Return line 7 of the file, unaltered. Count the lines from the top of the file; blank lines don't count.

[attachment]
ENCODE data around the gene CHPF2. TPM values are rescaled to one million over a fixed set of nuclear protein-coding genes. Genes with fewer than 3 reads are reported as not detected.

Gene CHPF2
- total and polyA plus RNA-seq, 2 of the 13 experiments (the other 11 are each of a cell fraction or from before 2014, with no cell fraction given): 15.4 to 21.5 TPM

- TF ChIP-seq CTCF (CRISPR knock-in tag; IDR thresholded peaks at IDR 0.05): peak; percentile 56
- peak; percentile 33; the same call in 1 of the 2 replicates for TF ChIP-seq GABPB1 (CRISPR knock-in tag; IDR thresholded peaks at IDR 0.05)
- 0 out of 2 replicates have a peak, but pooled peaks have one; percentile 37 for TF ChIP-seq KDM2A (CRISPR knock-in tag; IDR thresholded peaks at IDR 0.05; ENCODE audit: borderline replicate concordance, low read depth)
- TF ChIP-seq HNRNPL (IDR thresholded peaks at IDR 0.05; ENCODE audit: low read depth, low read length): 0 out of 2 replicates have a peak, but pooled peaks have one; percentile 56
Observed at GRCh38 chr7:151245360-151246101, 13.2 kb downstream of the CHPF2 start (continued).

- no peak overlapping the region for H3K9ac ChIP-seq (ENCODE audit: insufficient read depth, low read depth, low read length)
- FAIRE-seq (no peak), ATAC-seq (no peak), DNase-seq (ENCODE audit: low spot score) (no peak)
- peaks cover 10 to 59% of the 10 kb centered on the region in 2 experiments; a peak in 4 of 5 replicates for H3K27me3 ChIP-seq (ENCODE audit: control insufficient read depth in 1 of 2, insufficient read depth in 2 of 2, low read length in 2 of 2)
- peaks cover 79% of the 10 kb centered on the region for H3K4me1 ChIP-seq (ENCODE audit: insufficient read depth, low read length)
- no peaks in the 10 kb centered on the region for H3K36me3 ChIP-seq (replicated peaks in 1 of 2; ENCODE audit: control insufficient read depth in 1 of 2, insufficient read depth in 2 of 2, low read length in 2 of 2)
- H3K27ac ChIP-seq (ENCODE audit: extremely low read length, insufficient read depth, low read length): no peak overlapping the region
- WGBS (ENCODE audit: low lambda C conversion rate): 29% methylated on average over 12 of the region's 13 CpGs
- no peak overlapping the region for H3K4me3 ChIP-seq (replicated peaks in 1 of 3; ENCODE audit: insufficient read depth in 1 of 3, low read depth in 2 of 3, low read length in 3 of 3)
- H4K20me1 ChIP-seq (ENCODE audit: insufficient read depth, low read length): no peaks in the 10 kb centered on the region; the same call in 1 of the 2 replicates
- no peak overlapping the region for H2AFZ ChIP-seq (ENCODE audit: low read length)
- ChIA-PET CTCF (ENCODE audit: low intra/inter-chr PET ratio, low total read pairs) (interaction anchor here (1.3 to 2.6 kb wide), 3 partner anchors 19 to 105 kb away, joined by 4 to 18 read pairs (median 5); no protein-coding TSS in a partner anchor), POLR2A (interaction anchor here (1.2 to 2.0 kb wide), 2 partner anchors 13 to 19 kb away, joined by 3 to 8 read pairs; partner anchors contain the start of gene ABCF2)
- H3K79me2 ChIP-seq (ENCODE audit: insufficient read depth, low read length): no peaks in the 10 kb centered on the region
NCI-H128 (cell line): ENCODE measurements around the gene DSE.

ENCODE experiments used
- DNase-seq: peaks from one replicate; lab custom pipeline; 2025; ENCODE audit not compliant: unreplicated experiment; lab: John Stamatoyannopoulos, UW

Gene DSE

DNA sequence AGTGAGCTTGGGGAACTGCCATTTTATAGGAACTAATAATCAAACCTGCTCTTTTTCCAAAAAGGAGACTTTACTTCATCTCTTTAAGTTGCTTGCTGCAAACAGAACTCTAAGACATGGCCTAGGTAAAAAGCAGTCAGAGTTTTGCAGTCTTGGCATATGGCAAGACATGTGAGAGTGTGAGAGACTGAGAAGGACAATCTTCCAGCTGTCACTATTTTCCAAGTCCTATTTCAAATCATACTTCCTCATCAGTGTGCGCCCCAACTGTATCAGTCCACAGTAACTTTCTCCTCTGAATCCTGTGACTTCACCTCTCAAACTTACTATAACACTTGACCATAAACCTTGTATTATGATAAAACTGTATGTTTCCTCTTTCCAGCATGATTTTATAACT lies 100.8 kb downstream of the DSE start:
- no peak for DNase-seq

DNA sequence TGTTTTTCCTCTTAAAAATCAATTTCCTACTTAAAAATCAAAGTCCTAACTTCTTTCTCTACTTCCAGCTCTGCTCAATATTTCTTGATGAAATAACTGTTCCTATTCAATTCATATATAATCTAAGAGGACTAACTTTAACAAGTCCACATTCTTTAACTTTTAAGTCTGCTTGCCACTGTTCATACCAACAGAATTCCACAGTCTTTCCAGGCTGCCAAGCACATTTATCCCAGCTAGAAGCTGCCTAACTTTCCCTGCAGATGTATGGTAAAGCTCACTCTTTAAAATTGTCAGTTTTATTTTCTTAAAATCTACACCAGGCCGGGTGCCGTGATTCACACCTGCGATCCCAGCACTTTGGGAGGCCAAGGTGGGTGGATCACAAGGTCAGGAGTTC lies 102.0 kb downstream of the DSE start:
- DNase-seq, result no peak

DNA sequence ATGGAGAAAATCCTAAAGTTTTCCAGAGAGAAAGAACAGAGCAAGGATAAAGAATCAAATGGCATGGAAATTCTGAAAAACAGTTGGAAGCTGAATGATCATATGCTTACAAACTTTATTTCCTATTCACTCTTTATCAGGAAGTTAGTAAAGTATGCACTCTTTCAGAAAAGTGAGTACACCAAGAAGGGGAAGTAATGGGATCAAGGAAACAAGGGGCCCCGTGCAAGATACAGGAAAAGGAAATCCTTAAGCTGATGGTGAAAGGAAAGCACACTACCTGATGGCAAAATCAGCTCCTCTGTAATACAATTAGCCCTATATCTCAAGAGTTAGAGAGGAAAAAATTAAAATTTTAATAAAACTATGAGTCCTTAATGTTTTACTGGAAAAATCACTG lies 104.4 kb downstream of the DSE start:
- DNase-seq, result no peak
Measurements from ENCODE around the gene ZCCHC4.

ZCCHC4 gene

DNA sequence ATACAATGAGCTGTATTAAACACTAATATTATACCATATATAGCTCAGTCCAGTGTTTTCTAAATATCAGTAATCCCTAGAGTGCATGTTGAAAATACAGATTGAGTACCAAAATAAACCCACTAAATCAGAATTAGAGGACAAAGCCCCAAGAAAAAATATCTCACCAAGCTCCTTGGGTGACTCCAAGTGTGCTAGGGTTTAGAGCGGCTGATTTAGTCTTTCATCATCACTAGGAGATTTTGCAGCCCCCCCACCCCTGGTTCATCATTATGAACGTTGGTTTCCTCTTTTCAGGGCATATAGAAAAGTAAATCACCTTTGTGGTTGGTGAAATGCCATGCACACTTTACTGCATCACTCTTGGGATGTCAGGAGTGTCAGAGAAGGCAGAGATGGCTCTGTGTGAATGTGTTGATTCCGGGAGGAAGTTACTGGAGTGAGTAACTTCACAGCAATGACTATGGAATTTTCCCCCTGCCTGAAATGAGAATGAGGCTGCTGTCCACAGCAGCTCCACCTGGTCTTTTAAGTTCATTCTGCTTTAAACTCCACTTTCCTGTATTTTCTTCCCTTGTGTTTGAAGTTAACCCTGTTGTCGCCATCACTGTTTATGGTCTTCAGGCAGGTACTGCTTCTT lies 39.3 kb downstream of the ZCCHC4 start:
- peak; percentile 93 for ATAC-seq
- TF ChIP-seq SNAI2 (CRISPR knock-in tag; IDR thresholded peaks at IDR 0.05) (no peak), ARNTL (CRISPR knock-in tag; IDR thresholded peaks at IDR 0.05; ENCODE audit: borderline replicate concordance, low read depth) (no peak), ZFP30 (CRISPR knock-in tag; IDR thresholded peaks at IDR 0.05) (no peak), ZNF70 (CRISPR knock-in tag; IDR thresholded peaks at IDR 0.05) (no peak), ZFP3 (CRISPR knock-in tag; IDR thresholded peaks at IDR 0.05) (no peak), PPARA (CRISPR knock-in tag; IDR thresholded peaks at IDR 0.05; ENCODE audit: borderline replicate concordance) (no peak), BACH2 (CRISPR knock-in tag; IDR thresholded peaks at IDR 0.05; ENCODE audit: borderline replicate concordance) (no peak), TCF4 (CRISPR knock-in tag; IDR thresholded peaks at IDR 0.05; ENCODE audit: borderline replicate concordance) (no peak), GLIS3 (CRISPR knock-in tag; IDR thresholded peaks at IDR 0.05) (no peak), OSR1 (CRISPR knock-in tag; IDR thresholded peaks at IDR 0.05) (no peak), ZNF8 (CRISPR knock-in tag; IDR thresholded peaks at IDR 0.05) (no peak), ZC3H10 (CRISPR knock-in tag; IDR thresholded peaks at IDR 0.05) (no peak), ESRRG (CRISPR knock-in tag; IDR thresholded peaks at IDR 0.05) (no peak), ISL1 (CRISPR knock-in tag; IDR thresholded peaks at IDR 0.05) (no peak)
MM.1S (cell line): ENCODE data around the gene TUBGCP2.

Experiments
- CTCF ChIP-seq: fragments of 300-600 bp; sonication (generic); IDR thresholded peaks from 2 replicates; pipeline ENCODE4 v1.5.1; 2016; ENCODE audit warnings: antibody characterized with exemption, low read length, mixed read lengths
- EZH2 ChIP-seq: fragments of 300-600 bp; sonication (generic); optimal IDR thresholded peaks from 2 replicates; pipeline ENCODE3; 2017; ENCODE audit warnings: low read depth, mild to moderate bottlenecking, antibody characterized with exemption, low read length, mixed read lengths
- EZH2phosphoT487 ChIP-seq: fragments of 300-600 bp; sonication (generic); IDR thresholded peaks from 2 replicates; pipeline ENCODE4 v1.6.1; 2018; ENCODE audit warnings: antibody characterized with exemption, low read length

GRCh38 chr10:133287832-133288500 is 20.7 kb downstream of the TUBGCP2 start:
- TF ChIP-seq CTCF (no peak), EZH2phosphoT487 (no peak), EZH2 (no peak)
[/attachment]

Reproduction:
- TF ChIP-seq HNRNPL (IDR thresholded peaks at IDR 0.05; ENCODE audit: low read depth, low read length): 0 out of 2 replicates have a peak, but pooled peaks have one; percentile 56